The Mt. Juliet High School JROTC program, affiliated with the United States Marine Corps, is one of the school’s more popular activities. This year, the four top leaders are seniors and spent the past four years learning and leading the rest of the troops.
The program is led by retired Maj. Al Intilli and Sgt. Maj. Jonathan Clark. Intilli is the Senior Marine Instructor while Clark is a Marine Instructor.
Clark is a graduate of MJHS and joined the Marines after graduation. He served primarily as a Combat Arms Field Artilleryman. He was also a Drill Instruction at Parris Island, S.C. and the Officer Candidate School in Quantico, Va.
He retired in 2018 after 25 years of service. He is a veteran of Operation Iraqi Freedom and Operation Enduring Freedom.
The four student leaders are Cadet Captain Hailee Servais, who is the Commanding Officer and Company Commander. Second in command is Company Executive Commander Cierra Smith, while Cadence Perry is the Company First Sergeant and Gunnery Sergeant Patrick Holderby is the fourth in command.
Servais said that she enjoys being a part of the JROTC because, “you can build new friendships with people with similar interests and learn a lot of life skills. The program has provided me a lot of leadership skills that can be put to use in and outside of the classroom. I have also built a lot of relationships that I would not have had without this program.”
Smith said she joined to “learn what leadership is and become more involved in the school. It has helped me become more confident as a person and I have learned how to bond with other people like they are my own family.”
For those who are unsure of joining the program, Smith said the MJHS program is “welcoming to everybody. Cadets will have to learn hard lessons, but they will not be alone; when they mess up, there will be a family of fellow cadets to pick them up and help them back onto the right path. The cadet leadership is chosen for a reason, and they make sure their peers are taken care of.”
Perry, said she would recommend students “joining JROTC because it is a unique program that offers things you would not find anywhere else. It teaches important life skills you do not get in a normal classroom, and the family bond with the other cadets and instructors is something I never thought I would have, but now I feel so connected and accepted.”
Perry competed in the regional American Legion Oratorical competition last month, representing American Legion Post 281 of Mt. Juliet. She her eight-minute speech was about her appreciation of the Constitution and its significance in establishing freedoms in America. She also had a second speech about the 22nd Amendment (term limits for the President).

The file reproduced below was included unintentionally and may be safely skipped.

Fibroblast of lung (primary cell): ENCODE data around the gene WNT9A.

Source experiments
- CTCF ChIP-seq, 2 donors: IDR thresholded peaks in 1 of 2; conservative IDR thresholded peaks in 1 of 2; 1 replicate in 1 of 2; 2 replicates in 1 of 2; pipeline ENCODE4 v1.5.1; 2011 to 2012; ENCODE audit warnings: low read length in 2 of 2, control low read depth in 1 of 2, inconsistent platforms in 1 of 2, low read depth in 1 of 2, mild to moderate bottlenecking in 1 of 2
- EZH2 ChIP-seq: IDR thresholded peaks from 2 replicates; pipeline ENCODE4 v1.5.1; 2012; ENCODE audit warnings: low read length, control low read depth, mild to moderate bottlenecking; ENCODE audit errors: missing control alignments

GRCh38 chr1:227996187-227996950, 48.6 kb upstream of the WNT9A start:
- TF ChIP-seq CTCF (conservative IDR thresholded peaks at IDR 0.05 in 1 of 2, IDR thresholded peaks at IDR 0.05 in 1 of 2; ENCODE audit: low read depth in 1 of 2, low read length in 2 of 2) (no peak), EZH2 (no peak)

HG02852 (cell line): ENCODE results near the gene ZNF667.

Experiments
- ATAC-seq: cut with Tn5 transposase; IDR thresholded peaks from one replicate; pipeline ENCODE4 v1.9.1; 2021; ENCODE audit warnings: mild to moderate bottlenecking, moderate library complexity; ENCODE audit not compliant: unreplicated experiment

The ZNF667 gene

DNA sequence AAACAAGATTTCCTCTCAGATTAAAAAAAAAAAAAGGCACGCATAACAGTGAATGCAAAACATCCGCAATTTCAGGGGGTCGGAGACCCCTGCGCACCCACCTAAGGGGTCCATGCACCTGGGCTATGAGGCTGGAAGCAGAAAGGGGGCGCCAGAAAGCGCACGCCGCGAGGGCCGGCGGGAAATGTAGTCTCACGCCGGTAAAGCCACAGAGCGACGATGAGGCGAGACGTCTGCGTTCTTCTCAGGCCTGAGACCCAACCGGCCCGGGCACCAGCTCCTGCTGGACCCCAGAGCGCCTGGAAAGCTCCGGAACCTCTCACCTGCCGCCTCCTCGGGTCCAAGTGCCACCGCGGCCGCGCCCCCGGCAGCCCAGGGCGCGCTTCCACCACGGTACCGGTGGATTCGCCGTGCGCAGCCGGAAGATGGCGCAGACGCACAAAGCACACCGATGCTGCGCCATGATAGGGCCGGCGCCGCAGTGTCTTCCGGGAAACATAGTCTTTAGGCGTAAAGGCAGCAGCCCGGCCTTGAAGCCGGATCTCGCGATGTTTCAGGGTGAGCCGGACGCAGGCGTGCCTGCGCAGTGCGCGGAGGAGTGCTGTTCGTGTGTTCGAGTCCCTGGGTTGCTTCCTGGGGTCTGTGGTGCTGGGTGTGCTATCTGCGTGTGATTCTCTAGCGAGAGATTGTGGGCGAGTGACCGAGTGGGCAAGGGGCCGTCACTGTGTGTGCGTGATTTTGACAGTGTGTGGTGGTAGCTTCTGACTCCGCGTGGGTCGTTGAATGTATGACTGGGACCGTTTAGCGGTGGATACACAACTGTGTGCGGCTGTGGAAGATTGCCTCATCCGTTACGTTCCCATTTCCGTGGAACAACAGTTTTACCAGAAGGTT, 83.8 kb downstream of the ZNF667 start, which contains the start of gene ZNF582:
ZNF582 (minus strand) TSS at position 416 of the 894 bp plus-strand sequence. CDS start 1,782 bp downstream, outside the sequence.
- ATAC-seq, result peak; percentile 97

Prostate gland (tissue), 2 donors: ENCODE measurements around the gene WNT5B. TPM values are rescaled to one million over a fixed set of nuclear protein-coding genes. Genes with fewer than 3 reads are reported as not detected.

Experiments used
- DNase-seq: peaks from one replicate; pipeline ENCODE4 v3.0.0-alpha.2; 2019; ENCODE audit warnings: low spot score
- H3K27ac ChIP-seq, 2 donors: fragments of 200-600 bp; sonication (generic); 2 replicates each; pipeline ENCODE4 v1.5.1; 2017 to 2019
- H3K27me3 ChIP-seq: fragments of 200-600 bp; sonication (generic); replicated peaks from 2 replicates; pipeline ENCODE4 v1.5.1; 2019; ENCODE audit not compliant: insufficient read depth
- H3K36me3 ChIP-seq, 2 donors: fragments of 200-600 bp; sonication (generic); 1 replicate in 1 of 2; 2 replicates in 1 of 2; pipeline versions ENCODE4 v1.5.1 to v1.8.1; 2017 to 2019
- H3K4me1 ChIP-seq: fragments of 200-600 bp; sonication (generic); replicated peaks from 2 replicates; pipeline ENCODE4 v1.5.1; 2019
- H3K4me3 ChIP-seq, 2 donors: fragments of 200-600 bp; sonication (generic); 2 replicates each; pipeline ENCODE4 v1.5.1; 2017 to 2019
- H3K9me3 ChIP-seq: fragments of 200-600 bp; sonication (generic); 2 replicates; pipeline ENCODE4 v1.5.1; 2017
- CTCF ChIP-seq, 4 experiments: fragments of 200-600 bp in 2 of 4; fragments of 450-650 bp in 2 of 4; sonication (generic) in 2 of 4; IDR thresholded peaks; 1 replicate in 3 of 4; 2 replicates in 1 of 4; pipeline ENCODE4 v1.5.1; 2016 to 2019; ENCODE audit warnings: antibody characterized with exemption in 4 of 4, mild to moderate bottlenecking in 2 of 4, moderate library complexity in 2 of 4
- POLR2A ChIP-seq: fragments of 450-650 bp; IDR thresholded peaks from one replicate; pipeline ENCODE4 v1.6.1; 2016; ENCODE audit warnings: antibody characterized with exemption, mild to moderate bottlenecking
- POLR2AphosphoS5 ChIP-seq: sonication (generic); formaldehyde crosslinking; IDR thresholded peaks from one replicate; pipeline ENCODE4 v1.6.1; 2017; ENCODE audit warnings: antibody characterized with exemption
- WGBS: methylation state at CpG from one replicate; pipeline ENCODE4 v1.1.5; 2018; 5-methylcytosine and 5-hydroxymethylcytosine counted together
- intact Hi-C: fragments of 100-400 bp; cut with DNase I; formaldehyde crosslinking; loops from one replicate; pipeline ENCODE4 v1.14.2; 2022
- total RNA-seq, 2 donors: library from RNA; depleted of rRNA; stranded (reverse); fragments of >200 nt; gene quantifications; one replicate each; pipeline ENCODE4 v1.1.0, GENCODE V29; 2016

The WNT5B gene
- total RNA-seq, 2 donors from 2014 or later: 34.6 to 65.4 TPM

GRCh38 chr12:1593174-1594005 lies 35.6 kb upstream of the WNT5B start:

She received a $100 cash award from the American Legion Department of Tennessee for her speeches.
Holderby said that “the program is only as good as you make it. While you can get by with the bare minimum, the instructors and your fellow cadets will always do their best to do whatever they can to help motivate and build you into a better person. Whether that be by public speaking and presenting, or confidence through competition like the Drill Team, Rifle Team, and Physical Training team. This program had at least one way to make everyone better.”
The program at MJHS was established in 1995.
Clark said that there are an average of 100 students who are enrolled each year, however, because of COVID and distance learning, they had 86 students enrolled this year.
Students receive elective credits and additional credits toward graduation requirements, including lifetime wellness, government, physical education, personal finance and occupational safety and health administration certifications.
“Approximately 75 percent of the MCJROTC cadets graduating seniors continue to higher education after high school,” Clark said. “The program enhances the image of the military in the eyes of the community by providing a chance for success to the nation’s youth.